New York Times Updates iPad App: Little Innovation
At last, the New York Times' iPad app is complete. Gone is the scant selection of "Editor's Choice" articles that Steve Jobs reportedly hated, and in its place is pretty much everything that the Times' website offers.
Just one big catch: The app is loaded with reminders that, come next year, the free ride is over. You already have to set up an account to read most sections. Soon, you'll need a paid subscription. As a premium package, I don't think the New York Times app passes muster.
The content's all there, and that's wonderful, but the layout lacks imagination. Essentially, it's NYTimes.com without scrolling. Stories appear in a familiar thumbnail format, sometimes with images, and long articles are spread across several pages, navigated with finger swipes. Embedded video is a nice touch when available, and I like the photo and video galleries. Still, if you're hoping for a new kind of tablet reading experience, it's not here.
I want to see the Times' app do more with social media. You can share links with Facebook and Twitter, but you can't see any conversation around the stories. A better app might also try to personalize the paper for readers. Why not create a "playlist" of articles based on reading history? Or how about the ability to mark an online article for later reading on the iPad? Even the basic organization of the app is too conservative. It's a list of sections and a list of stories, that's all. Meanwhile, apps from NPR and BBC have streamlined the reading process by letting you swipe between entire articles, eliminating the need to navigate. They're more fun to read than the Times' app, and they're going to stay free.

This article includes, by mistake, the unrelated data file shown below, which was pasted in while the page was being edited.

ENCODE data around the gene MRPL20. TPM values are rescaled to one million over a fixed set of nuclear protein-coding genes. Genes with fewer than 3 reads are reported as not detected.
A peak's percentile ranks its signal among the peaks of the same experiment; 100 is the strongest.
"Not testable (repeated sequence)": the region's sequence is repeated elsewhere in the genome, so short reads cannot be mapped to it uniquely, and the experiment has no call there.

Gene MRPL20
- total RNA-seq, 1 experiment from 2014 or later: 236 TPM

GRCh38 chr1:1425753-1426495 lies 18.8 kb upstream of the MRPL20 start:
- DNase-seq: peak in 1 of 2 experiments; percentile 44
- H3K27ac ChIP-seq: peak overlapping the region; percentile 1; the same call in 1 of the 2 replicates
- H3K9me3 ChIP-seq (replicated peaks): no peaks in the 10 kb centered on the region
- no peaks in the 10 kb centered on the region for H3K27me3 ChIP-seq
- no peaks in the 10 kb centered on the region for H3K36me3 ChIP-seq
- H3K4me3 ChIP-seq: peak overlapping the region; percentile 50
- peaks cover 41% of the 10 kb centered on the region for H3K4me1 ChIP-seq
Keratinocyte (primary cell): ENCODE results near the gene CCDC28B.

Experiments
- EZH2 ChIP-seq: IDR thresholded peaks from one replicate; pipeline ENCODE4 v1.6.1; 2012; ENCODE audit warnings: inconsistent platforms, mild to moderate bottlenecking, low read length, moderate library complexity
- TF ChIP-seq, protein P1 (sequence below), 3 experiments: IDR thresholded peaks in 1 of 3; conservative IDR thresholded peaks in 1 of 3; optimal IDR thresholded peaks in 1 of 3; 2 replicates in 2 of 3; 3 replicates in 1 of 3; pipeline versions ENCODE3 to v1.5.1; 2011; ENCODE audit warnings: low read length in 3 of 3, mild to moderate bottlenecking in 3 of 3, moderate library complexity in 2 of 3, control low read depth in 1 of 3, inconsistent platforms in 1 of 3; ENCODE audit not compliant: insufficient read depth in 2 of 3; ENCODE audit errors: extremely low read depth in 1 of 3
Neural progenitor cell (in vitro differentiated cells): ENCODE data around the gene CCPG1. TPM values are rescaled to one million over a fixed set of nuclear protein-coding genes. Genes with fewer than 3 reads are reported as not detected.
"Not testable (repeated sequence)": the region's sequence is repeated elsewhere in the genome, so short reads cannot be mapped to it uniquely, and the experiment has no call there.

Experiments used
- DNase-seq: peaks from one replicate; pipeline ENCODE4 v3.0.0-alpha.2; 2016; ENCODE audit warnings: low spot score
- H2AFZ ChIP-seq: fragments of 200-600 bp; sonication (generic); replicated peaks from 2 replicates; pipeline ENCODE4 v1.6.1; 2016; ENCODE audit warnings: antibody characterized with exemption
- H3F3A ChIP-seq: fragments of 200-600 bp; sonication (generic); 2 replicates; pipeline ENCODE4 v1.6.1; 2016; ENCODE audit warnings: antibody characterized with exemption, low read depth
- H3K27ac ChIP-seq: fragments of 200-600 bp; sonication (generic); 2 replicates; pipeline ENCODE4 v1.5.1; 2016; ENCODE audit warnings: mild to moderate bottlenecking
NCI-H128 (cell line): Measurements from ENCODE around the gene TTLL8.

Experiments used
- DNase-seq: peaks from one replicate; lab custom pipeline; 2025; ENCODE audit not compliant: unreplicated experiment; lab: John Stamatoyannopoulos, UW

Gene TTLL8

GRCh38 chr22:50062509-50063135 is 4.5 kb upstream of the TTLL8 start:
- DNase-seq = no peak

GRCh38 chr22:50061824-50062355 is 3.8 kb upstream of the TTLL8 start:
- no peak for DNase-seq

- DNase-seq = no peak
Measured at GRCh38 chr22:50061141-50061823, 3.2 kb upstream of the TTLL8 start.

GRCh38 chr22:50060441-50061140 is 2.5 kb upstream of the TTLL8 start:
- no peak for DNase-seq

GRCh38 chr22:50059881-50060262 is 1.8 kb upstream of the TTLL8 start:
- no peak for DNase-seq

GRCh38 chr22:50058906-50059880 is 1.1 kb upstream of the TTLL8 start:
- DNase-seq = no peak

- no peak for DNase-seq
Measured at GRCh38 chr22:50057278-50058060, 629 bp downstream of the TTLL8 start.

As the Times' own Nick Bilton wrote in his latest book, people don't really pay for words. "Imagine if I said I would sell you this book on Post-it notes," he wrote in I Live in the Future & Here's How it Works. "Would you still want to read it? Probably not. The experience would be terrible to consume." As it stands, the Times' iPad app is too much like a series of sticky notes, and not enough of a new take on delivering the news.
(Disclosure: I've written for the Times on a few occasions.)